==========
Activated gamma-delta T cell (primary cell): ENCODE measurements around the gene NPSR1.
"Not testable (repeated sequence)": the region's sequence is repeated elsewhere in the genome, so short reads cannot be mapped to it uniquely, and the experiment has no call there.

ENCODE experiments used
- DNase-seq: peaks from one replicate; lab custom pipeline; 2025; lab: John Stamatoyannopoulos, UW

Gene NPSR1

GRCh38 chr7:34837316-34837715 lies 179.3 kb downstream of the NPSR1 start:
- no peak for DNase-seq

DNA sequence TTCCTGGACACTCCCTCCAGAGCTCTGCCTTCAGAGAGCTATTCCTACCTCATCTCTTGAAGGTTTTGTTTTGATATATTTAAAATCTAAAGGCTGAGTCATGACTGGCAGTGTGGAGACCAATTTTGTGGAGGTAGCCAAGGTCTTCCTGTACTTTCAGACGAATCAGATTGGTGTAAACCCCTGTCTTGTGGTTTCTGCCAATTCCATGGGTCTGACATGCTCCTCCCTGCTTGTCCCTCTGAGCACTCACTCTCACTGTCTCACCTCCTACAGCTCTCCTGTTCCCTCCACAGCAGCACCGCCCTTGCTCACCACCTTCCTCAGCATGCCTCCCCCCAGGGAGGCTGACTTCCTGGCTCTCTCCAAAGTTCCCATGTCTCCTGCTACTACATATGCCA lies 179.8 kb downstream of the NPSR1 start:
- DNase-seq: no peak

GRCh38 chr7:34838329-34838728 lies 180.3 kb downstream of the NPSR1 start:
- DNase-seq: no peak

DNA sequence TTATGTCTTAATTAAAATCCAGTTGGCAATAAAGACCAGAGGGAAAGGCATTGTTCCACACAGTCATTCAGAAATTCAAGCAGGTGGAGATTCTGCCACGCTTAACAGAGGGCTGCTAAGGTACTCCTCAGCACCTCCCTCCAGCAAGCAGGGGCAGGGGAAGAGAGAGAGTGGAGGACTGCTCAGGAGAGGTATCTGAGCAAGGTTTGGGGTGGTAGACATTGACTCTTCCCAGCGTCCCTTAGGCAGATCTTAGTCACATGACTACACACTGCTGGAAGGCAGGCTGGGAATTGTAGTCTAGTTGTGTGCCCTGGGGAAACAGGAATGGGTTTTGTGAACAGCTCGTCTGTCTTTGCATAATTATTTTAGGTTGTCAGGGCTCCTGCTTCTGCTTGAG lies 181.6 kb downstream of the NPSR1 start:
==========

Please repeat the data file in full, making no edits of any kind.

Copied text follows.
Activated gamma-delta T cell (primary cell): ENCODE measurements around the gene NPSR1.
"Not testable (repeated sequence)": the region's sequence is repeated elsewhere in the genome, so short reads cannot be mapped to it uniquely, and the experiment has no call there.

ENCODE experiments used
- DNase-seq: peaks from one replicate; lab custom pipeline; 2025; lab: John Stamatoyannopoulos, UW

Gene NPSR1

GRCh38 chr7:34837316-34837715 lies 179.3 kb downstream of the NPSR1 start:
- no peak for DNase-seq

DNA sequence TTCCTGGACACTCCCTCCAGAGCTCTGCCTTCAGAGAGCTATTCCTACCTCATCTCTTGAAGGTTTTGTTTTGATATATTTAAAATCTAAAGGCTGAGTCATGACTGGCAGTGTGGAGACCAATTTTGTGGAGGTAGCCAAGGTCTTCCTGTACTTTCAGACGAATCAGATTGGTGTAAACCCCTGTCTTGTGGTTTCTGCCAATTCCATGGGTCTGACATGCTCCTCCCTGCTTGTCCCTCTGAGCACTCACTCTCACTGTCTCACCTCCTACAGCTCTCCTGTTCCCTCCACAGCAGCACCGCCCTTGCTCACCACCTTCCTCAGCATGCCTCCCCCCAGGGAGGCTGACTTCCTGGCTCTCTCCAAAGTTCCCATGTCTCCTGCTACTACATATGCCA lies 179.8 kb downstream of the NPSR1 start:
- DNase-seq: no peak

GRCh38 chr7:34838329-34838728 lies 180.3 kb downstream of the NPSR1 start:
- DNase-seq: no peak

DNA sequence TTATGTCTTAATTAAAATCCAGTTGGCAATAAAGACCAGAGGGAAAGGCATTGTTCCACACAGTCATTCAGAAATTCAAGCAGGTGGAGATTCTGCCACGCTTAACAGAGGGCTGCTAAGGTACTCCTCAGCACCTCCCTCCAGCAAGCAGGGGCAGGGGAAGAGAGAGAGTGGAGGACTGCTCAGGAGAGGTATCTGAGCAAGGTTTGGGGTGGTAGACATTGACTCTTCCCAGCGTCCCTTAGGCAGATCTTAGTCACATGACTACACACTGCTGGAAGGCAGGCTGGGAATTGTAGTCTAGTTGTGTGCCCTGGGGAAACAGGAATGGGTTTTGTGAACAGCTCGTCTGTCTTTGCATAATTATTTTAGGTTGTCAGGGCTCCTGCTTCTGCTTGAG lies 181.6 kb downstream of the NPSR1 start: